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BPM-2: The Next Generation

by Jeff Schneider
September 29th, 2003

BPM-1 is finished. The second generation of Business Process Management software is coming. Like its predecessor, it focuses on building and integrating agile software driven by business processes. Unlike its predecessor, it could succeed.

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BPM-2 is designed to be a digital framework describing your business and systems. Think of it as a nerve center that sends signals to all of the organs of your system.

Jeff Schneider is CEO of Momentum Software, which provides consulting services for IT architecture development, business process optimization, application development and systems integration. Read more of Jeff's views on the 'service oriented enterprise' in his weblog.

Glossary terms: BPM, business process, packaged software, BPEL4WS, web services, lookup tool

BPM-2 retains the best of what BPM-1 offered:

  • The process drives the software, not the other way around (which is the major complaint about the large packaged software vendors).
  • It operates at three layers:
    • Process maps support strategy and business flow;
    • workflow drives human flow;
    • integration orchestration drives system-to-system flow.

  • The process is described digitally so that it may be executed.
  • Legacy applications exist and must be woven into processes through integration facilities.
  • Business processes have boundaries, goals and metrics; and these items should be visible to the management team.

Many of the first-generation BPM tools adopted these concepts. They failed because — driven by customer demand — they went far beyond this list. They provided facilities for transactions, security, presentation, transformation and many others. In essence, they became large monolithic layers that sat on top of application servers, tightly glued together in order to facilitate rapid creation of applications according to a business process. The result was really a next-gen rapid application development (RAD) tool, which was tied to a specific platform, usually Java.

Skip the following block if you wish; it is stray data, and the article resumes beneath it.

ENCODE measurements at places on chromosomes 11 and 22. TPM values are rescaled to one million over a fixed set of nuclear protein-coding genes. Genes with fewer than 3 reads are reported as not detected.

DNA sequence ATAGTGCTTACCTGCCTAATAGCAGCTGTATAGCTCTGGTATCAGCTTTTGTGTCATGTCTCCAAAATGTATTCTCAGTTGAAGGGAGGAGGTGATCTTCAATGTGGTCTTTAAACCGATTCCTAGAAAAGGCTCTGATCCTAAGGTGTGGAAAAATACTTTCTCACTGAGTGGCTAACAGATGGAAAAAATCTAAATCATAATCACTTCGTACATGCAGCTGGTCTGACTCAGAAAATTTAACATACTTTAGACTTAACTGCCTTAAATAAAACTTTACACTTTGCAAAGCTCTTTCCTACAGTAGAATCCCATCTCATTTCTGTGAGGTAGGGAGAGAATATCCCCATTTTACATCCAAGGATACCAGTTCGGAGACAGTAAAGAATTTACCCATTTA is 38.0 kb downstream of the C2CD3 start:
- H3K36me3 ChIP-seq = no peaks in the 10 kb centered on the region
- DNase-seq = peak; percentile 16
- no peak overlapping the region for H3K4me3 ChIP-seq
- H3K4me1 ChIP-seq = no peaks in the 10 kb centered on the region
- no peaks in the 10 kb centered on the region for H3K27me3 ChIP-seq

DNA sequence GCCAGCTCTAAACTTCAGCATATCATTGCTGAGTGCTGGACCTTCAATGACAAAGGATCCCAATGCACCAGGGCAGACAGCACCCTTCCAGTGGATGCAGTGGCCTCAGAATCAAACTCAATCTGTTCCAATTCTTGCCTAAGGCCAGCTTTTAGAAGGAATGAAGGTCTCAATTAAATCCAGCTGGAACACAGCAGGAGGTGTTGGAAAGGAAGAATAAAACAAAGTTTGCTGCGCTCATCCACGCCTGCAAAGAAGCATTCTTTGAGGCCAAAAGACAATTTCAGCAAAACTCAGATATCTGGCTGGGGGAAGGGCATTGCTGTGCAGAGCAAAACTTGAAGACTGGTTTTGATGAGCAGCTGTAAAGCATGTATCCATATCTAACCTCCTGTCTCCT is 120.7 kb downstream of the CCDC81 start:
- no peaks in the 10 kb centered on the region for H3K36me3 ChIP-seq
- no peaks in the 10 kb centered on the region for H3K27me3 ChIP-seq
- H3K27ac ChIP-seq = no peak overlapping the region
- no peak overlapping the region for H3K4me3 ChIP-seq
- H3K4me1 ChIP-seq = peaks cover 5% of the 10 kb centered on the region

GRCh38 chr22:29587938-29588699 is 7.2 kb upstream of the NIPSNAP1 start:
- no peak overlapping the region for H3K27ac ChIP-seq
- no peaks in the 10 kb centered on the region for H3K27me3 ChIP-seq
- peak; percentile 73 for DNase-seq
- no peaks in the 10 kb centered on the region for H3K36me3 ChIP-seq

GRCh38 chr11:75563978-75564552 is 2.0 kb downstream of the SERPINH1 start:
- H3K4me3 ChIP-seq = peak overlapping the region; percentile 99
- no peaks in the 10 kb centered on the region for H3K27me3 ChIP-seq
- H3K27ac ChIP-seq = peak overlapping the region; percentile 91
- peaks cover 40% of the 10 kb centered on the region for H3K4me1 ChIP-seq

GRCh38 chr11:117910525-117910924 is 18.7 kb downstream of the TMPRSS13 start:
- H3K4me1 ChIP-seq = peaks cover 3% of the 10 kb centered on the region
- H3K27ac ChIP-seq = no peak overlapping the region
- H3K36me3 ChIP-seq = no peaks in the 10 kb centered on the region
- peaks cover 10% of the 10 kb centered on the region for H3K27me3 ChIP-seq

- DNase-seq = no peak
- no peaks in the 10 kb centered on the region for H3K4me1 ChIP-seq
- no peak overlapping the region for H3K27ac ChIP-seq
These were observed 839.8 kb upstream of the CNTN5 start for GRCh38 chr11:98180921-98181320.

Just as the ERP vendors had been accused of providing 'Big Bang Functionality', the BPM-1 players provided 'Big Bang Architecture' — everything you need in one tidy box.

So what is wrong with Big Bang Architecture? Perhaps nothing, if all of your applications choose to use it. In most organizations, this just isn't realistic. It is for this reason that we have recently seen more emphasis on 'Point Architectures' that are more granular in nature and may be woven together at runtime. Service oriented architectures (SOA) and web services promote the concept of having stronger separation between the architectural components. Thus, the application is described not by using platform specific terminology (JMS, EJB, .Net remoting, etc), but by referring to interfaces to the services that provide the functionality — regardless of the language, platform or vendor.

BPM-2 decouples
BPM-2 embraces many of the concepts of BPM-1, but attempts to remove the language and pre-specified platform dependencies. These are the major changes:

  • Because languages and platforms change, the BPM tool must be completely agnostic to these concerns.